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Am I Really In A Relationship or I Just Think I Am?

Someone asks you “Are you single?”

And your reply is “Well, I’m not single, but I’m not in a relationship either…there’s someone.”

Have you found yourself in this situation before?

To give your ‘situation’ a label, it is called a “situationship.”

Changes in family structure have created different expressions, forms, and new roles in family and society. The regular, defined nuclear family of the father, mother, and children, now have other forms like blended families, adoptive families, divergent families, further creating unique structures and roles that are new and undefined.

One of such families or relationships is a situationship family. A situationship family happens when two people find themselves in a relationship, birthed out of unique changes to their family structure, driven by factors such as; depression, divorce, gender switch, and so on. The two people come together into an undefined loosely threaded relationship called a situationship.

Many factors can birth a situationship: family transitions such as relocation, separation, deep conflicts, diverse and career transition.

A situationship is a relationship that is not considered to be formalised or established within a framework. This relationship has no label; it’s the space between a committed relationship and something that is more than a friendship but both parties are really “unsure of what they are.” Sometimes, a situationship is due to unresolved family complexities, fear, long healing process, or running away from self and hidden truths.

The situationship creates a “love-hate-fear” relationship where the parties like themselves enough to be connected and meet each other’s basic short-term needs (e.g. accommodation, companionship, distraction from reality, and avoiding self-healing), but they are not captivated enough to make a long term commitment and be dedicated to each other, therefore creating a situationship.

The situationship creates a short-term solution to a complex challenge but may also create its own complex set of challenges.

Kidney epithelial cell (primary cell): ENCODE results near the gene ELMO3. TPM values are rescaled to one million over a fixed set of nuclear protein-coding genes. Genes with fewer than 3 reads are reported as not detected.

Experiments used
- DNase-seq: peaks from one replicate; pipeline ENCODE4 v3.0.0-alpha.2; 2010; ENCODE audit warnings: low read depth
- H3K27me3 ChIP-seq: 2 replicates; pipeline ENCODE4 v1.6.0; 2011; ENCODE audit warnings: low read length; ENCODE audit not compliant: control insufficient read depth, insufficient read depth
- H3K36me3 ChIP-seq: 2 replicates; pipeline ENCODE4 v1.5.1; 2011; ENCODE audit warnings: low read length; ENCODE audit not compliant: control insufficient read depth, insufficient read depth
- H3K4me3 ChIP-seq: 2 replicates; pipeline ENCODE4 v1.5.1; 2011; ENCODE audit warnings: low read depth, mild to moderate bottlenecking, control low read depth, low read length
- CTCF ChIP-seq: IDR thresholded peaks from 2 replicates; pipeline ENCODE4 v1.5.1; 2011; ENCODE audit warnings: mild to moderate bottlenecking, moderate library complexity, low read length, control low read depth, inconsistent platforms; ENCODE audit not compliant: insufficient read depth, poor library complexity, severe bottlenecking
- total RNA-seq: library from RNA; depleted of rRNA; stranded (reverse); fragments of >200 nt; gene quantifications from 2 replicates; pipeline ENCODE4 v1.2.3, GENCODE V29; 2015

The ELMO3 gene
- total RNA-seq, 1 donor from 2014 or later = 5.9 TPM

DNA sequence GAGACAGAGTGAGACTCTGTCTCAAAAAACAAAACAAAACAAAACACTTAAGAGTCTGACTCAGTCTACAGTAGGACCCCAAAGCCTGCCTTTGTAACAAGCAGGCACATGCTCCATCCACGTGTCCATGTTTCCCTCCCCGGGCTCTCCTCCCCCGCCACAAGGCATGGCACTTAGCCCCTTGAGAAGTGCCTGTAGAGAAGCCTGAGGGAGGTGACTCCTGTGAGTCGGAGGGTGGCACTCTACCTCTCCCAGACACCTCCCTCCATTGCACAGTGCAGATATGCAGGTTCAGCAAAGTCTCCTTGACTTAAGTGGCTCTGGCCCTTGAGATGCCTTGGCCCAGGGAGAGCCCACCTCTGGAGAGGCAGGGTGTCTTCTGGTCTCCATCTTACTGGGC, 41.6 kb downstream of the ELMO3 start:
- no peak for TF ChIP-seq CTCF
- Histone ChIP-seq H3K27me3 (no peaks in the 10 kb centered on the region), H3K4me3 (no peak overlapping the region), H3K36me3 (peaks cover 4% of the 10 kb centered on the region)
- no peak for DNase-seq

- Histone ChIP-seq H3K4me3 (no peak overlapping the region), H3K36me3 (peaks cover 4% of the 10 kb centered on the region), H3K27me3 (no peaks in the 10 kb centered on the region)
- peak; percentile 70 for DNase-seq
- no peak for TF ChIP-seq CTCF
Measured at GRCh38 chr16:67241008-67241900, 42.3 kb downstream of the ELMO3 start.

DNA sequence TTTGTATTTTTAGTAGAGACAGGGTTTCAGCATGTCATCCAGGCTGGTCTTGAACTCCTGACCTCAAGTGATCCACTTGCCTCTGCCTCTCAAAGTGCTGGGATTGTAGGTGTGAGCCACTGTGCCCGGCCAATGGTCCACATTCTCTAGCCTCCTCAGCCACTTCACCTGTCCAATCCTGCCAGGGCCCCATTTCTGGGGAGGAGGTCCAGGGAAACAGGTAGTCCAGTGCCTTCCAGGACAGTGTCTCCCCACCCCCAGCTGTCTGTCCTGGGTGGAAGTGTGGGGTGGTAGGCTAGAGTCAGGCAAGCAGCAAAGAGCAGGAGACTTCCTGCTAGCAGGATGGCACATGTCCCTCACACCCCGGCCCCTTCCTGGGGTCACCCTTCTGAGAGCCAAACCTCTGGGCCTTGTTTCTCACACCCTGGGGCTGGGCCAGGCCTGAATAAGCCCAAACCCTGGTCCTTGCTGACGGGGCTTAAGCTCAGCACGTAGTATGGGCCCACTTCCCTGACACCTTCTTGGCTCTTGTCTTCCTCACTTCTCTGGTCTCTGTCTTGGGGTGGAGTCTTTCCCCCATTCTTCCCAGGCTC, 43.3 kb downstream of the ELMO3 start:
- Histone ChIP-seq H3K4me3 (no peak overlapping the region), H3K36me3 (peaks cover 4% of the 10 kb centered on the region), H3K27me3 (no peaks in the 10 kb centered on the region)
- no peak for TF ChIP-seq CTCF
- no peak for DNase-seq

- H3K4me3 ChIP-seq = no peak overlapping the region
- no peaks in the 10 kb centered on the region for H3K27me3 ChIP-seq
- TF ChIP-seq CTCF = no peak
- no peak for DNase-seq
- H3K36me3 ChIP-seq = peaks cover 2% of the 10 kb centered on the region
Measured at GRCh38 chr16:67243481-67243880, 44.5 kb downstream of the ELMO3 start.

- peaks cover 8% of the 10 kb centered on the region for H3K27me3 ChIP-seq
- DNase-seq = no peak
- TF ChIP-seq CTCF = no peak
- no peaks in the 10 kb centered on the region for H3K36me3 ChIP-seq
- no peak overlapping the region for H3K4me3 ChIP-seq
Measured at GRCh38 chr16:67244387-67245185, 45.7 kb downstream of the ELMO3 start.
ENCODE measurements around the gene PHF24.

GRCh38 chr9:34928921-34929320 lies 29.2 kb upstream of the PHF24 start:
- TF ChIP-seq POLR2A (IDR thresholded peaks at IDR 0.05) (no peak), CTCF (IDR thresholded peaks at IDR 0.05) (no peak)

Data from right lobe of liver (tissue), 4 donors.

For example,

A situationship means that ‘you can be with me and I can be with someone else. You don't have the right and privilege to challenge all my movements and connections.’

This creates a challenge called “Ambiguous Jealousy.” A state where you can only ask limited questions and you have to leave the created gaps to the extent of your imagination.

You enjoy the benefits of being in a relationship but you don't have the rights to total access. Your partner can get romantically involved with someone else and you cannot challenge the matter. You will be required to become mature enough to handle it or look away and focus on your “situationship” role.

You may also come to realise that you are a placeholder or transit guide in your “relationship.” Your partner is waiting for the right person or waiting to get healed or have some conflicts resolved while holding on to your support.

At this point, doubt begins to set in.

You start asking yourself, ‘Is this really worth it?’ Do you really want to be that person broken into pieces after 5 years of a situationship; because it ends, you are now “swimming in premium tears” and you’re back to square one.

Come to think of it, did you really have a relationship or the illusion of a relationship, so why swim in premium tears for what never really started?

On the other hand, the situationship may bring you the “happily ever after” you are looking for.

To Stay or Not To Stay? To Go or Not To Go?

This is the key question. If you ask me, na who I go ask?

We will dive deeper into other possible challenges that come with a situationship in our next post.

Watch Out!



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